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Pop culture obsessives writing for the pop culture obsessed.

A dull Runaways finale hints at a much more exciting series to come

Illustration for article titled A dull iRunaways/i finale hints at a much more exciting series to come
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If you want a good summary of Runaways’ season one finale, listen to Jonah standing in a dark room, putting a deteriorating hand on Victor Stein’s Gibborim Box. “Once he’s back on his feet,” Jonah says, “things are going to get very, very interesting.”

And that’s it. “Hostile” was much less a complete episode of television than it was an hour-long promise of more exciting things to come. In the closing moments, the Runaways of Marvel’s Runaways run away, now fugitives from the law and framed for the murder of Destiny Gonzalez. Director Marc Jobst frames our heroes almost literally riding off into the sunset. A few of them are in love. One of them has a gun now for some reason. Another is a dinosaur. All the while something big and apparently alive stirs beneath Los Angeles. Like I said, this will all hypothetically be very exciting at some point in the future. (Hulu agrees, confirming a second season just a day before the finale.)


But my goodness, the road to get there was a dull one. “Hostile” does so little to establish itself as its own chapter of this story it might as well have been 45 minutes of the cast literally treading water. Even the opening brawl that continued from last week’s stand-off felt anticlimactic, thanks mostly to some strange choices in camera work. We switched back and forth so frequently between awkward shots of the parents and kids watching Jonah and Karolina that I’m not entirely convinced the two groups were on set at the same time.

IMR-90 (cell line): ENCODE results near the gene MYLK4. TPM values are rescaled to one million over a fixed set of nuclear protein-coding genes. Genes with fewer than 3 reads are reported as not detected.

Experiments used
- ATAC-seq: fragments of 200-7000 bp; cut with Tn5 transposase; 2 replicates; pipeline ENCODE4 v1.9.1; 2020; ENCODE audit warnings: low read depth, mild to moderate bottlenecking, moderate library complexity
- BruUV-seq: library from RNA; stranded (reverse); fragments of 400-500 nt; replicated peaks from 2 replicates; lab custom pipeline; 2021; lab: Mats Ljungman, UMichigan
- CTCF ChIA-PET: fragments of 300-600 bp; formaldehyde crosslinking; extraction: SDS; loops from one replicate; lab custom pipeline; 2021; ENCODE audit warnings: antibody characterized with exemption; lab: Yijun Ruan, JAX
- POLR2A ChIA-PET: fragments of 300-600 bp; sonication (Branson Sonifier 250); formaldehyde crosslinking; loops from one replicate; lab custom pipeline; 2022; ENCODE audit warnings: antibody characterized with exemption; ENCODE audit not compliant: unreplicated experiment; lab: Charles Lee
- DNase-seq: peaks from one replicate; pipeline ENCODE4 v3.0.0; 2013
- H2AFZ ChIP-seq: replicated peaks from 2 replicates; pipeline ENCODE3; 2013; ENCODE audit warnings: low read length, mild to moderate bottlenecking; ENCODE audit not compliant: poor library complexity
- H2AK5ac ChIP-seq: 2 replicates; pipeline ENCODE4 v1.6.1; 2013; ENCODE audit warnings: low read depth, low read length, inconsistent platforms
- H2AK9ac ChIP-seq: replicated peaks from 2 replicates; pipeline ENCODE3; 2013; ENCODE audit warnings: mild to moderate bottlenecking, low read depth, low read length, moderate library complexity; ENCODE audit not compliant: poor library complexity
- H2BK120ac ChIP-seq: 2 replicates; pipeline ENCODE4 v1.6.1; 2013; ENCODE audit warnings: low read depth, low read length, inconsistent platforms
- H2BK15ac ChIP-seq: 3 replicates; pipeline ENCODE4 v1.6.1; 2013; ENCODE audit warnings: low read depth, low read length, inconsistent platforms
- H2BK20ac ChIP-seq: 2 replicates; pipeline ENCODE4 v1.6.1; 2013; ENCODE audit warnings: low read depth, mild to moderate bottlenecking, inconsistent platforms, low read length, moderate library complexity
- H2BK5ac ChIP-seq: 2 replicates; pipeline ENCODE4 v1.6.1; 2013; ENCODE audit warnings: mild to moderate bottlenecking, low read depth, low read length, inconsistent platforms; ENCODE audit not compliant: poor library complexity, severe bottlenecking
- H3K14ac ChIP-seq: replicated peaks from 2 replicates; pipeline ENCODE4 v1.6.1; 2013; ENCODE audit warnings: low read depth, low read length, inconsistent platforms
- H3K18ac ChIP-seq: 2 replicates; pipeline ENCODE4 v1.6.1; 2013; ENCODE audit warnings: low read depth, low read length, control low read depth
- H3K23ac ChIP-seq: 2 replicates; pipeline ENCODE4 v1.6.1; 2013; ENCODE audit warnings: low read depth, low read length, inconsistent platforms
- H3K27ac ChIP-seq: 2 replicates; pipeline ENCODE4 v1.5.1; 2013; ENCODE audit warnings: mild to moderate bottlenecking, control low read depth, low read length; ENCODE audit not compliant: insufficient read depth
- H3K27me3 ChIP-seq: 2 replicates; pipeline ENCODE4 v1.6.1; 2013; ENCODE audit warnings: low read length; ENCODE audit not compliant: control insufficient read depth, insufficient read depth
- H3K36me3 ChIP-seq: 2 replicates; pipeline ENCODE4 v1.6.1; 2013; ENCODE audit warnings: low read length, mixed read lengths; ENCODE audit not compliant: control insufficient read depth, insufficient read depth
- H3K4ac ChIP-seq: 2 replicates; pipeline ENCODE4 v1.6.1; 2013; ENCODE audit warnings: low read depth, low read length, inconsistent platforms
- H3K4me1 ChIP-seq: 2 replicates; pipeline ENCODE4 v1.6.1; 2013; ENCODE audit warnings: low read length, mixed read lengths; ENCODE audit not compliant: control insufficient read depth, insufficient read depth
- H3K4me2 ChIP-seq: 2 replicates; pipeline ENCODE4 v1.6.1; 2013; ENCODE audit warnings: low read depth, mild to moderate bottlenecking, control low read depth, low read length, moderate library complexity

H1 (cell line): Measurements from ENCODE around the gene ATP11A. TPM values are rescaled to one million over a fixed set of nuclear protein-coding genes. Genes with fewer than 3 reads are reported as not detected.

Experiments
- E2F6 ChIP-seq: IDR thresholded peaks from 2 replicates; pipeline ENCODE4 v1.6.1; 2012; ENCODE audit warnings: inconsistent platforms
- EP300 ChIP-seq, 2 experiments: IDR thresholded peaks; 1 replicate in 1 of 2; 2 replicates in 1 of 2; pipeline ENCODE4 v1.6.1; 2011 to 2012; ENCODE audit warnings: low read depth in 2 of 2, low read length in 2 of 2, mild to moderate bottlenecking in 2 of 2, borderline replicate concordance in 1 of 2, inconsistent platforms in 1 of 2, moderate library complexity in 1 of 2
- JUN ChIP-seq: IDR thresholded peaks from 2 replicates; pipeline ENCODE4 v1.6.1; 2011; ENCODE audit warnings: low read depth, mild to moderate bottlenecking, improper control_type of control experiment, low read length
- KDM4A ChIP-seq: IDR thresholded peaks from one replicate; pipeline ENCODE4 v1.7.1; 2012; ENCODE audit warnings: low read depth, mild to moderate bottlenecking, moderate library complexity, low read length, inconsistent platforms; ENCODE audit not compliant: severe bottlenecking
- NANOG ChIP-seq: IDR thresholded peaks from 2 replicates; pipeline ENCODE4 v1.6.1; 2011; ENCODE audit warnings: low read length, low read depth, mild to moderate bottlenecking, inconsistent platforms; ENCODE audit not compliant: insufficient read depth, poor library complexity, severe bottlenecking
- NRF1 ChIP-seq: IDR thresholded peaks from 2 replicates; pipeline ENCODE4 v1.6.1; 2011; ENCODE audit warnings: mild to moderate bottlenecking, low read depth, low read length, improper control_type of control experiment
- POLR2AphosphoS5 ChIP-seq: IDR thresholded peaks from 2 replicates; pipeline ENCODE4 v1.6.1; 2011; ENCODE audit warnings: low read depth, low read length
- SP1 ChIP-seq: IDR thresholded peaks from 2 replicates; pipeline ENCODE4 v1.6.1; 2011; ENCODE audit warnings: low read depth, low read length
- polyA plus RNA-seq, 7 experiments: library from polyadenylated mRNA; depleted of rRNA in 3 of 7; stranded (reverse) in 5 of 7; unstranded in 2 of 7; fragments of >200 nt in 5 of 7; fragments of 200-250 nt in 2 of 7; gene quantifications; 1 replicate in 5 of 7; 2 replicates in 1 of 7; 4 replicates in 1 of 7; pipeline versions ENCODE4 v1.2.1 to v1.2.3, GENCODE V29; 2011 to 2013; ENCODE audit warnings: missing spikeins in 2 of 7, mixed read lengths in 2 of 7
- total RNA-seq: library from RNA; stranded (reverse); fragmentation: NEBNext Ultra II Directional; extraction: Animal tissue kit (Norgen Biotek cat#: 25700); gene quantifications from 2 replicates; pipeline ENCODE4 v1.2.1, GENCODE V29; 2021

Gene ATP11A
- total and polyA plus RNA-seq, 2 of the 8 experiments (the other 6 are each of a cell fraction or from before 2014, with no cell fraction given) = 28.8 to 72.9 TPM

From there, the episode is dragged down by some truly inconsistent writing from Quinton Peeples (who also penned the shaky “Refraction”). Too often scenes work to set up a payoff that either never comes or, worse, is immediately contradicted. Half the time, the results are funnier than they should be. After Karolina and Jonah’s bright-off, Nico makes a huge deal about going back for Karolina; she scolds Alex for not caring enough, makes bold no-friend-left-behind proclamations, and eventually runs off by herself. Nico then...immediately runs back, telling everyone to run away. It’s Han Solo coming back around the corner with none of the self-awareness.

Or, another Nico example: The next day, the group debates over skipping town or saving Karolina. “I say we need to think about each other,” Nico says. Then, not one second later, this exchange:

Chase: “If it was me in her place, I’d want you guys to go.”

Nico: “If it was you in her place, we would.”

At this point, the most interesting tension on Runaways is between the talented young cast and the script. Nico might not be making much sense, but Lyrica Okano is putting enough fire into it that it comes just shy of working.


Or look to the best scene of the episode, in which Gert gives her prehistoric pet (now officially named Old Lace) the old I-can’t-keep-you farewell. There is more believable emotion here between Ariela Barer and a velociraptor puppet than there was between Gert and Chase in “Doomsday.” But, again, the story cuts itself short; Old Lace returns before episode’s end, robbing the farewell of its impact for the sake of a cool final shot.